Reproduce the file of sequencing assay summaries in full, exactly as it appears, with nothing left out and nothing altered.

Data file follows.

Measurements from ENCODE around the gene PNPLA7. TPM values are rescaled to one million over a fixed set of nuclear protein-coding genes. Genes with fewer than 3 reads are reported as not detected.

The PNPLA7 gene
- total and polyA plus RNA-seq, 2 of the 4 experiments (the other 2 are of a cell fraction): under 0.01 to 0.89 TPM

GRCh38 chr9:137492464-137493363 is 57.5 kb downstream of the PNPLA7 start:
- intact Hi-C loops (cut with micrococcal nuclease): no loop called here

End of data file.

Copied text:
Measurements from ENCODE around the gene PNPLA7. TPM values are rescaled to one million over a fixed set of nuclear protein-coding genes. Genes with fewer than 3 reads are reported as not detected.

The PNPLA7 gene
- total and polyA plus RNA-seq, 2 of the 4 experiments (the other 2 are of a cell fraction): under 0.01 to 0.89 TPM

GRCh38 chr9:137492464-137493363 is 57.5 kb downstream of the PNPLA7 start:
- intact Hi-C loops (cut with micrococcal nuclease): no loop called here